The Chef takes questions 

Dear CBA,
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The organic, grain-fed, hand-patted patty of chefs: Chef Boy Ari.
Dear CBA,
I used to cook salmon on the grill, wrapped in tinfoil and soaking in a marinade. I’ve recently heard that cooking with tinfoil is bad for you, and now I don’t have a go-to way to grill salmon. What do you suggest?
— Foiled

Dear Foiled,
Maybe cooking with tinfoil is bad for you, maybe not, but since tinfoil hasn’t been manufactured since the middle of last century, who cares? If you’re referring to aluminum foil, I’ve heard those rumors, too. I’ve also heard the aluminum in antiperspirant gives you breast cancer, but since (a) I’m not in a high-risk group for breast cancer; (b) my sweat smells like roses; and (c) that rumor’s been widely discredited, I’ve not given much thought to the antiperspirant side of the story. But Alzheimer’s runs in my family, so I’ve paid more attention to the … What? Wait. What was I talking about?

Sorry. Like many issues at the crossroads of science, industry, and public health, the discussion of aluminum toxicity is crowded with concerned citizens, conspiracy theorists, industry lobbyists, and contradicting evidence. Despite all this confusion, it seems clear that aluminum is (a) a neurotoxin; (b) found in large concentrations in the brains of Alzheimer’s patients; and (c) the most abundant metal in the earth’s crust. Thus, while aluminum is tough to avoid, it’s worth a try.

The real question is: if you’re wrapping fish in aluminum foil, why are you grilling it? Isn’t the whole point of grilling to let the flames kiss the meat, creating that deliciously carcinogenic outer crisp? If you want the moist cooking environment of a foil pocket, I suggest placing the whole business — meat, marinade, etc. — in a covered cast-iron pan or baking dish and cooking it in the oven. If you want to grill salmon, I’d briefly grill the non-skin surfaces first, then grill it skin-side down until it’s done.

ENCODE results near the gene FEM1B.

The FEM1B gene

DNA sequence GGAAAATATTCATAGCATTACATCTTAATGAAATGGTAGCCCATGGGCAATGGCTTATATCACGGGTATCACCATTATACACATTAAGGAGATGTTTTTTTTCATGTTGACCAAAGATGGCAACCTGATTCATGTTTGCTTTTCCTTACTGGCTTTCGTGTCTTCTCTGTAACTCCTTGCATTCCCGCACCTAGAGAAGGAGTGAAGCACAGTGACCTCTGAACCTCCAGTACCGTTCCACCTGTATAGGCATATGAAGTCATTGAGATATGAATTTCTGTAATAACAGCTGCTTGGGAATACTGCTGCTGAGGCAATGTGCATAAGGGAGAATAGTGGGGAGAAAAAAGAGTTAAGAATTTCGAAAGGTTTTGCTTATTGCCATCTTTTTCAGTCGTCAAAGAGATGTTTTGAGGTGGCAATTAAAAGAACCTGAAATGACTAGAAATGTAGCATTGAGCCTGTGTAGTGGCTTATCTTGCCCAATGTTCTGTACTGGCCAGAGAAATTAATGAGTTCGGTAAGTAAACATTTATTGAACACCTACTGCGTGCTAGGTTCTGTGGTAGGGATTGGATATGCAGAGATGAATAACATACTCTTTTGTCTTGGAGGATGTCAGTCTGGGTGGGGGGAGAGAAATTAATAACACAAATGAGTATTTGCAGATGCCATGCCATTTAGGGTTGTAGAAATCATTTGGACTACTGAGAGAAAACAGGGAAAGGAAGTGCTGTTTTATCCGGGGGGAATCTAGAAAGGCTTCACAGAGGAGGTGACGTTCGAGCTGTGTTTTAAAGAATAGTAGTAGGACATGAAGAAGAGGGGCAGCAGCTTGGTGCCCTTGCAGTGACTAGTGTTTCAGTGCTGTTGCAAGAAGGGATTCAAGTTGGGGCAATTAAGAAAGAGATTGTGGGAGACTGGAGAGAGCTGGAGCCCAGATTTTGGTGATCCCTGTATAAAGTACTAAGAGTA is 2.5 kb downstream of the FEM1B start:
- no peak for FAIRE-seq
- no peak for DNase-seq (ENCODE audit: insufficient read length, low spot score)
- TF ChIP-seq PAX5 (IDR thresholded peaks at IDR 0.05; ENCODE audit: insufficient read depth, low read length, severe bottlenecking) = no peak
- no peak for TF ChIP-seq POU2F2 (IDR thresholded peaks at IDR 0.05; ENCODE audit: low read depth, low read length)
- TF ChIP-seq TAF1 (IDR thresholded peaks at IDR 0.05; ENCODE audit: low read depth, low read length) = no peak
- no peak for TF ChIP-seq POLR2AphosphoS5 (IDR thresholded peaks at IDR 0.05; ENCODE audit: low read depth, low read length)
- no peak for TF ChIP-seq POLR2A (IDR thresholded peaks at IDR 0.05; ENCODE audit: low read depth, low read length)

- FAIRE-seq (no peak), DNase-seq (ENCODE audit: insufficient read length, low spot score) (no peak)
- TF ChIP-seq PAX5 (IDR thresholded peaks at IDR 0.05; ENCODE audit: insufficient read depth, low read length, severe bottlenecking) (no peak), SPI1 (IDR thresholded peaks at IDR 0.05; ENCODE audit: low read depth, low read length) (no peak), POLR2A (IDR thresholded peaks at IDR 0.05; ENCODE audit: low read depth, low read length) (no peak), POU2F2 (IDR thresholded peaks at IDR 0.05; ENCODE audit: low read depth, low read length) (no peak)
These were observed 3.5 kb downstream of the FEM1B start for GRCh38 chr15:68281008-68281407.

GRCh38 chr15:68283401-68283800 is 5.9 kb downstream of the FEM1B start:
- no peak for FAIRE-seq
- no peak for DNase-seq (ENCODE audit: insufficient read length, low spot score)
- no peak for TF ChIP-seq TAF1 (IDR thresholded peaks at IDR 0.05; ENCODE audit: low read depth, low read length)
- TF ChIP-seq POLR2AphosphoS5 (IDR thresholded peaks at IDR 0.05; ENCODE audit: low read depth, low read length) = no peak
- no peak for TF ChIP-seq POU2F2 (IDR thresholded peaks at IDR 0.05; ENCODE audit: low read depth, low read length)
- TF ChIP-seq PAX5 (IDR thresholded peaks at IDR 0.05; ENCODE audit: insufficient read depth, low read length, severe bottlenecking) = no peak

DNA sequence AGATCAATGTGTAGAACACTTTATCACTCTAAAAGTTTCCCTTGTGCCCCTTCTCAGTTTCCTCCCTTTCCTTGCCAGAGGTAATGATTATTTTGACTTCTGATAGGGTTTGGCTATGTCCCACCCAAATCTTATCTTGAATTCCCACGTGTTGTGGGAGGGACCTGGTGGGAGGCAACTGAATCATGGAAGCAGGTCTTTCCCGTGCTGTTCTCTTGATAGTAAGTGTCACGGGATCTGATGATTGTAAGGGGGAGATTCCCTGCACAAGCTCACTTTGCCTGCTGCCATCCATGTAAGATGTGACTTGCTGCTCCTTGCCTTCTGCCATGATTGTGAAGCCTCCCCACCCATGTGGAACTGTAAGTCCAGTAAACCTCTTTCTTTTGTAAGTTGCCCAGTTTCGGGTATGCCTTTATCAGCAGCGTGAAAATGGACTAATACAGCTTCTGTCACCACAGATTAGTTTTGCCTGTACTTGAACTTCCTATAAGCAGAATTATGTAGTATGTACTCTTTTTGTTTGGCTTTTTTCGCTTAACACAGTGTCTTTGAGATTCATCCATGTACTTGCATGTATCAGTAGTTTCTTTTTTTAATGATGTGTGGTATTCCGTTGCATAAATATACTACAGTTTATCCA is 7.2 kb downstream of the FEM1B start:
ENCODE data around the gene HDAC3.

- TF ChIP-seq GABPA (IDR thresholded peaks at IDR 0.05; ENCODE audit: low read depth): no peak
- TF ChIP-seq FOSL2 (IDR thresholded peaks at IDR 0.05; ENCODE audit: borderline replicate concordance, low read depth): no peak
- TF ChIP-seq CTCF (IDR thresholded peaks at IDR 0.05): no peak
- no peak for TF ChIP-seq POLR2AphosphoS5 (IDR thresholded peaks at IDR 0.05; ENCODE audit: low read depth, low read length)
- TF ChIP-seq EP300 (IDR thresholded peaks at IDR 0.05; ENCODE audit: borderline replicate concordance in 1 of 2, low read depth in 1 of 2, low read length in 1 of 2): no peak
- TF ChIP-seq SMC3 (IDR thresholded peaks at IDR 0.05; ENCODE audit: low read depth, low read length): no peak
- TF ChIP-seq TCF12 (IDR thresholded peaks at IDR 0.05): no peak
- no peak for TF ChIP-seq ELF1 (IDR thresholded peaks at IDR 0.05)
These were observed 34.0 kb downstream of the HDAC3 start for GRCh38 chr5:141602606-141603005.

Dear Chef Boy Ari,
I have $75 per week to spend on food, with only myself to cook for. I go to the grocery store every day, and I always have food to throw away on garbage day, usually produce. I am undergoing chemotherapy and want to eat healthy and tasty fare. Do you have suggestions on some basic buys and techniques for my situation?
— Budgeting for Health

Dear Budgeting,
Rule No. 1: Run everything I say by your chemo doctor/nurse before acting on it.

Part of why I mandate the above is that there are, as you surely know, many different chemo drugs. Some take away your appetite, some give you diarrhea, some give you constipation, some make your mouth feel dry or weird. Without knowing more about your case, and without being a certified expert, I can’t get too specific.

That said, I would suspend worrying about healthy and focus on what you can tolerate, what you can keep down, and what your body craves during this stressful time.

Vegetables, preferably local (likely to be fresher and with more vitamins) and organic (so you aren’t ingesting even more chemicals) are a great option. Which brings us to Rule No. 2: Don’t throw them away! If you are going to the store every day, buy small amounts fresh as needed. Serving veggies well-cooked will make them easier to digest and kill any bacteria that might prey on your depressed immune system.

My recommendation: Soup! It will keep you hydrated, and it has that comforting, healing vibe to it. You can put whatever veggies you want/have in it while they’re still fresh, as well as chicken stock and items like grains and beans, which are cheap in bulk. Freeze your soup in portion-sized containers and heat ’n’ serve when you don’t feel well enough to cook from scratch.
Good luck!

Dear Chef Boy Ari,
I had a good crop of tomatoes and peppers this year. But the plants, full of fruit, seem like they need another month to fully ripen, and I don’t think they’ll get it. Should I leave the fruits on the plants as long as I can, or should I pick them unripe?
— Salsa in Waiting

Dear Salsa Waiter,
Your plants will be able to weather mild frost if you cover them at night with a tarp or a light blanket. But eventually it’ll be cold enough to freeze right through that kind of insulation, and then your tomatoes and peppers will be toast. So keep an eye on the weather forecasts, cover your plants when it’s going to frost, and when the Big One is imminent do one of the following:

Pick off your tomatoes and peppers. You can wrap the green tomatoes in newspaper and stick them in the closet, and they’ll turn red soon. Or you can keep them on the windowsill. The peppers, even if they aren’t red, are still going to taste good and you can use them, or string them up and they’ll turn red.

What I do, space permitting, is pull up the whole plants and hang them upside-down in my garage. They ripen nicely that way, and so whenever you want a ripe tomato, just walk into the garage instead of the garden. In my case, it’s a shorter walk anyway.

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